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Office of the Press Secretary

For Immediate Release March 17, 1998
                        REMARKS BY THE PRESIDENT
                       AT PRESENTATION OF SHAMROCK

The Roosevelt Room

10:45 A.M. EST

THE PRESIDENT: Good morning. Please be seated, everyone. This is a wonderful day for all of us here at the White House. It's a great pleasure to welcome the Taoiseach here. Bertie Ahern has given great leadership to the people of Ireland and to the peace process. This is his first St. Patrick's Day here since assuming office, and we're very grateful for his presence. We welcome him.

And I'm going to turn the platform over to you. Thank you.

PRIME MINISTER AHERN: Thank you very much, President and Vice President. It's a great honor for me to be here, my first opportunity as Taoiseach of the Irish people, to be at the White House on St. Patrick's Day. I'm delighted to participate in this wonderful ceremony and to present to you some shamrocks from the land of your forebears.

The presentation of shamrock to the President of United States is a very apt symbol of a very close and friendly relations between our two countries. St. Patrick used the shamrock as a religious symbol of unity and diversity, similar to the motto of the United States -- e pluribus unum. And it remains a potent, unifying symbol which is embraced by both traditions on the island of Ireland.

The United States and Ireland are countries which enjoy long-established bonds stemming from our intertwined history. And as you generously acknowledged, Mr President, Irish Americans historically and still today have enriched Americans' way of life with the values of their heritage -- love of family, faith, and hard work, a devotion to community, and compassion for those in need. They are things that we still live dear to. And for its part, the United States has been a constant resource of inspiration and support as Ireland has navigated its sometimes difficult history.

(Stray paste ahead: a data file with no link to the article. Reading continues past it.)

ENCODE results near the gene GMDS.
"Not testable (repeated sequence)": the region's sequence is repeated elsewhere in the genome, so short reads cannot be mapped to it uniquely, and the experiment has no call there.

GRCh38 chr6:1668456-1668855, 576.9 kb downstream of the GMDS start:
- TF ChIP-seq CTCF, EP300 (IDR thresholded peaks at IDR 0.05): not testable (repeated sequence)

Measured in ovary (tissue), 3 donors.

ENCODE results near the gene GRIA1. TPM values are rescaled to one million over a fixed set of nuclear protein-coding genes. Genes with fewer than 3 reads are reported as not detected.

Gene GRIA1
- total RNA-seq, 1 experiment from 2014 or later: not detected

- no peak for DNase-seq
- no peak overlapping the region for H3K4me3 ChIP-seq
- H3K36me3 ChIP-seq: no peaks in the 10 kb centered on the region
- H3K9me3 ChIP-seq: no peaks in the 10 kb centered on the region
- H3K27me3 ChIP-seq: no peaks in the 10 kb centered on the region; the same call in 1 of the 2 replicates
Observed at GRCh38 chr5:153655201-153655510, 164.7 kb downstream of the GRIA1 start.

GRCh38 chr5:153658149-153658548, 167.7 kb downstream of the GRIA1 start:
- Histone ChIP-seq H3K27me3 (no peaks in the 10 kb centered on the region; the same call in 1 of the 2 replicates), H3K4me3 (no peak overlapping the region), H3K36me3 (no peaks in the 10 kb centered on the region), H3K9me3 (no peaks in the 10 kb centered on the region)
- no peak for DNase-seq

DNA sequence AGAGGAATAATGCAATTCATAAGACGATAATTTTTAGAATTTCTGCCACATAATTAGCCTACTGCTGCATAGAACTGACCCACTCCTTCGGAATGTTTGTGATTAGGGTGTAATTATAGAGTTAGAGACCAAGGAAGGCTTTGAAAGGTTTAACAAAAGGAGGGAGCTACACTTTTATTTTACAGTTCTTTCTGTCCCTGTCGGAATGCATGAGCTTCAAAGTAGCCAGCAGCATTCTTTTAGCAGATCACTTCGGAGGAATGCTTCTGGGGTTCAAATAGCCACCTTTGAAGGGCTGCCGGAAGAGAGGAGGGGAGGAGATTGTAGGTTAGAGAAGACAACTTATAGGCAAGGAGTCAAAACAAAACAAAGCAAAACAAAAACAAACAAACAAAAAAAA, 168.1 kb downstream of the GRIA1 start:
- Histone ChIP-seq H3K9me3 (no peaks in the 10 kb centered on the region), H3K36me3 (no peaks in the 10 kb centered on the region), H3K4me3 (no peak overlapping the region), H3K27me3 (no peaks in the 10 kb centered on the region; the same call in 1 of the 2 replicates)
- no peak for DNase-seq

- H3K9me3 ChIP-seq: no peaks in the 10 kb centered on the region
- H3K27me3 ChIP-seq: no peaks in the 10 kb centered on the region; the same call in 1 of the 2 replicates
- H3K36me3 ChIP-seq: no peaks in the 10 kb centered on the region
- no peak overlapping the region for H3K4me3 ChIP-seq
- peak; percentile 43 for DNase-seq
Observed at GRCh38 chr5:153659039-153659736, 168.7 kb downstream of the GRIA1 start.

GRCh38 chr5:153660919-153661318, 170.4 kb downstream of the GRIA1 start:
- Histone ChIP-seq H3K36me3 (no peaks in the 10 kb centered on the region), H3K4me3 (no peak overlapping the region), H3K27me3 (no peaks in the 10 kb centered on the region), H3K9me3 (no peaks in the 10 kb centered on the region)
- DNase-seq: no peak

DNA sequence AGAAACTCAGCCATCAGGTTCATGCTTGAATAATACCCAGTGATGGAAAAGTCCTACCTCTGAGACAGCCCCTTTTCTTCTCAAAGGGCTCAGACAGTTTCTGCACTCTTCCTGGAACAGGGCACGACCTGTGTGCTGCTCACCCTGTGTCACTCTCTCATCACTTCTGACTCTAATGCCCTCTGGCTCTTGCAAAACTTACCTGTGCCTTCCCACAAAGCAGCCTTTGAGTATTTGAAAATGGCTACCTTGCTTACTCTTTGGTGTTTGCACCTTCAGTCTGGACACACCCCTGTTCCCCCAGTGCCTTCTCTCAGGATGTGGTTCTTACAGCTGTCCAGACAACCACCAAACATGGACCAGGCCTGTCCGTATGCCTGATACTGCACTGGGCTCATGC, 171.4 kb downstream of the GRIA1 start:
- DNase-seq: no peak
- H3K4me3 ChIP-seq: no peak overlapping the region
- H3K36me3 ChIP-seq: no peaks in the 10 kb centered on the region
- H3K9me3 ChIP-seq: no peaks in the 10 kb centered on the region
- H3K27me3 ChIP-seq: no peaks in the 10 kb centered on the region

And that solidarity is as vital today as it was during the Great Famine, which we've celebrated in the last few years, of 1845 to 1848, when the United States gave a new home and a new future to hundreds of thousands of Irish men and women. And the ties between our two countries, Mr. President, are now, of course, copper-fastened by an extremely vibrant economic relationship. And the flows of trade investment and tourism between Ireland and the United States have reached unprecedented levels. U.S. investment has made a crucial contribution to Ireland's current prosperity. And equally as a very profitable location for investment, Ireland has contributed to cooperate and to assist corporate wealth of many great U.S. companies.